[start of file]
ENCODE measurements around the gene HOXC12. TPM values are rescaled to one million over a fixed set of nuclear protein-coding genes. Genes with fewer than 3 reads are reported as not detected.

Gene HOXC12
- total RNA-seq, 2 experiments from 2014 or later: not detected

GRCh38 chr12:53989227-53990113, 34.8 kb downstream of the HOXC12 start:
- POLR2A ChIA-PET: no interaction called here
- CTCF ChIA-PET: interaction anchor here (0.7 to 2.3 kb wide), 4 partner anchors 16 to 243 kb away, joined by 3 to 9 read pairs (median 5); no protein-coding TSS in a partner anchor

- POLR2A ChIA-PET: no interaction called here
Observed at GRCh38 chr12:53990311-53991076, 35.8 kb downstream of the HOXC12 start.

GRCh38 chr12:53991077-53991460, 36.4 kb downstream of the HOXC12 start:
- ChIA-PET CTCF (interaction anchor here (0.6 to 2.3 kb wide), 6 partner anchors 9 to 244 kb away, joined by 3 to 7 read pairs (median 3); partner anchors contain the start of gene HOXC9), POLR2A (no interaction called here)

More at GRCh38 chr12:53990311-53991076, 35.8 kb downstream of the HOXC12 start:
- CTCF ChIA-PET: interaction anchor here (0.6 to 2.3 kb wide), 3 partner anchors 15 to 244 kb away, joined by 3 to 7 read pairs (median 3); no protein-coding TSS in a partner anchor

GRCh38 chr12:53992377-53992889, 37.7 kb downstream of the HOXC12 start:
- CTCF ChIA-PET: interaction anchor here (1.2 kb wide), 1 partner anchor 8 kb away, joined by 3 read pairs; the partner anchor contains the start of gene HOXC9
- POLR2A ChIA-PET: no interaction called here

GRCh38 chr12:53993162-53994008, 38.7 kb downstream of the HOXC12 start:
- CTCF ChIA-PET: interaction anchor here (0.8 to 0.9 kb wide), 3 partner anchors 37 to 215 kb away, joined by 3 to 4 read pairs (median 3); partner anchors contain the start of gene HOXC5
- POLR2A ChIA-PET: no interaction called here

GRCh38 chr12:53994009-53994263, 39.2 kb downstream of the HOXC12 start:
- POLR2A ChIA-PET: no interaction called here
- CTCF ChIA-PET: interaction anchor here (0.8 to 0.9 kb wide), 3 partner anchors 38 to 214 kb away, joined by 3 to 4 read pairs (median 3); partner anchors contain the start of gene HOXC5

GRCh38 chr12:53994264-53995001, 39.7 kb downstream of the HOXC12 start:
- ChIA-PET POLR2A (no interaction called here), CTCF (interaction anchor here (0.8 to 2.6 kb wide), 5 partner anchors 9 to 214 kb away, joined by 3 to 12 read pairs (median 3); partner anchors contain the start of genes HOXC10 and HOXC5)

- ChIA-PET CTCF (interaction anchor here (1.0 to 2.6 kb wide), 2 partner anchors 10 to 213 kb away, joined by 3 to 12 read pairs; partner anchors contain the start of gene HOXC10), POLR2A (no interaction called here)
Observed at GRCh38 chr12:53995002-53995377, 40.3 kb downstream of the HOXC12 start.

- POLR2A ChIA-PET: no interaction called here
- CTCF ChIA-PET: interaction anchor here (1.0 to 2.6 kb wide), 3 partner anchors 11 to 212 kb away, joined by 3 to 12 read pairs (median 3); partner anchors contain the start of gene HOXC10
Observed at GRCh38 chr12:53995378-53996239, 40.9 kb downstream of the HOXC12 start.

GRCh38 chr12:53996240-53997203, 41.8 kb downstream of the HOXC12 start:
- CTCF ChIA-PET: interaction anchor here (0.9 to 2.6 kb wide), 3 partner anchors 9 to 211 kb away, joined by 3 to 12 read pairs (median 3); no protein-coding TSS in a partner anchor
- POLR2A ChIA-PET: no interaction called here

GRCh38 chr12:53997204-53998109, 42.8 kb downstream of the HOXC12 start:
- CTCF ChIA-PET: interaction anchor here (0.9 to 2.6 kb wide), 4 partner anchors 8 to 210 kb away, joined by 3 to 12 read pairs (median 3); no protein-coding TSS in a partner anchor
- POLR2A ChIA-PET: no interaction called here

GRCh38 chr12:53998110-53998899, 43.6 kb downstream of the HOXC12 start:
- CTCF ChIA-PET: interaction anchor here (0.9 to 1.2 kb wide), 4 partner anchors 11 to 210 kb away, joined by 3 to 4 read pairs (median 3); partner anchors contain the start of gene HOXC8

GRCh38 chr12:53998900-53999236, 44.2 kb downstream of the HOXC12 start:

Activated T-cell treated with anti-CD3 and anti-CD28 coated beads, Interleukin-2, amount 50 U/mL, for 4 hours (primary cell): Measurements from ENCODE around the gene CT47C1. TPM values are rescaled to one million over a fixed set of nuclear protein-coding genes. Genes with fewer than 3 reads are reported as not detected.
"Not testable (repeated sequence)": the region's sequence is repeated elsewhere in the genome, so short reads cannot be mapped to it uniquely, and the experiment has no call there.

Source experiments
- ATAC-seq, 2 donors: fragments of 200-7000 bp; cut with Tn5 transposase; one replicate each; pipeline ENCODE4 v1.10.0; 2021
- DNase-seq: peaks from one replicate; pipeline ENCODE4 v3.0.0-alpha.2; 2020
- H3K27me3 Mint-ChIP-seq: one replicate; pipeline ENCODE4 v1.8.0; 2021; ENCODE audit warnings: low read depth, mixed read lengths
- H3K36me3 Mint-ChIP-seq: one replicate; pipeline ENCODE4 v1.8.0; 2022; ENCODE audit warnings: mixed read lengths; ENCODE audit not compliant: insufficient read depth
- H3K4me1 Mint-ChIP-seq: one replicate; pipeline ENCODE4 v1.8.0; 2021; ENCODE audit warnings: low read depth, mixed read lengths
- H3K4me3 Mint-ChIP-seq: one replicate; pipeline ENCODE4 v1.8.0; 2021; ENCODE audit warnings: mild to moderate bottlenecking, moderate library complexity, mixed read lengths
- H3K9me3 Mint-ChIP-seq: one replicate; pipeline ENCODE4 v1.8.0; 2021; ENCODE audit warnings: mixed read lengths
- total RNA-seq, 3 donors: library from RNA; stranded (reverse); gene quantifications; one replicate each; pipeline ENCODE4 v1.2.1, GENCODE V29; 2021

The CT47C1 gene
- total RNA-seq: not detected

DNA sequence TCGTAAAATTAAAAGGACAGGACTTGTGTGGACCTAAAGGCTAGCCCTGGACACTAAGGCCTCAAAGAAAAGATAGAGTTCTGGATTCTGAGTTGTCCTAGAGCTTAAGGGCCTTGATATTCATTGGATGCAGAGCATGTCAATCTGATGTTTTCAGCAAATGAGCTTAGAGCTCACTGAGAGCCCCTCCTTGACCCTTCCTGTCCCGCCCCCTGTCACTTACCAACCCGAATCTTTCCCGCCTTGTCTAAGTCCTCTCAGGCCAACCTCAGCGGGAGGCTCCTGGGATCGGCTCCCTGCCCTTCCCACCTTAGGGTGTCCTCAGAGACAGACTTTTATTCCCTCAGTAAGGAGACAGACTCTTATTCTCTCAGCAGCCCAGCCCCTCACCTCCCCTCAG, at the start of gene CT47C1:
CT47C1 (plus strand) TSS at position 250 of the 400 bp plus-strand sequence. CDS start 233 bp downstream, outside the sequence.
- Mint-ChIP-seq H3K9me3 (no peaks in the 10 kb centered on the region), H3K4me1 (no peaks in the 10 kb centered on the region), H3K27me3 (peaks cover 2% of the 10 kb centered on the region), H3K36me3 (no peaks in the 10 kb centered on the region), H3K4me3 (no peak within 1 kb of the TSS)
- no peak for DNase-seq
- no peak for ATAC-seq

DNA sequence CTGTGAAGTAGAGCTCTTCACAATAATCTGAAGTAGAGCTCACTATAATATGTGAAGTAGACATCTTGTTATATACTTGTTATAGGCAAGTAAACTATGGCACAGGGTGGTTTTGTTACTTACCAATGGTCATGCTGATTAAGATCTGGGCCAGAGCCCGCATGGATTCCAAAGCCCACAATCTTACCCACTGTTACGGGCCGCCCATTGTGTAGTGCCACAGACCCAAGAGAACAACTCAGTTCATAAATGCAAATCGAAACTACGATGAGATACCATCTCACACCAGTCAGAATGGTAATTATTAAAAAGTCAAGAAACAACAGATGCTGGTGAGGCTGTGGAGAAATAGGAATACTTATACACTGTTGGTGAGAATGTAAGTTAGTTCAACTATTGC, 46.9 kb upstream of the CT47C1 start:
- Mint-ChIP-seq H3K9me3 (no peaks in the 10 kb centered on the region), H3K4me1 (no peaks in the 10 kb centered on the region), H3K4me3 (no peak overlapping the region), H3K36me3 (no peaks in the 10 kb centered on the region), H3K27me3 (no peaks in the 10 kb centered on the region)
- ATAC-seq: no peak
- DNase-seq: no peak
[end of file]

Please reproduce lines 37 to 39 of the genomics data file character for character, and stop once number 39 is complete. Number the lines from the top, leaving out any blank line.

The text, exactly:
GRCh38 chr12:53998900-53999236, 44.2 kb downstream of the HOXC12 start:

Activated T-cell treated with anti-CD3 and anti-CD28 coated beads, Interleukin-2, amount 50 U/mL, for 4 hours (primary cell): Measurements from ENCODE around the gene CT47C1. TPM values are rescaled to one million over a fixed set of nuclear protein-coding genes. Genes with fewer than 3 reads are reported as not detected.
"Not testable (repeated sequence)": the region's sequence is repeated elsewhere in the genome, so short reads cannot be mapped to it uniquely, and the experiment has no call there.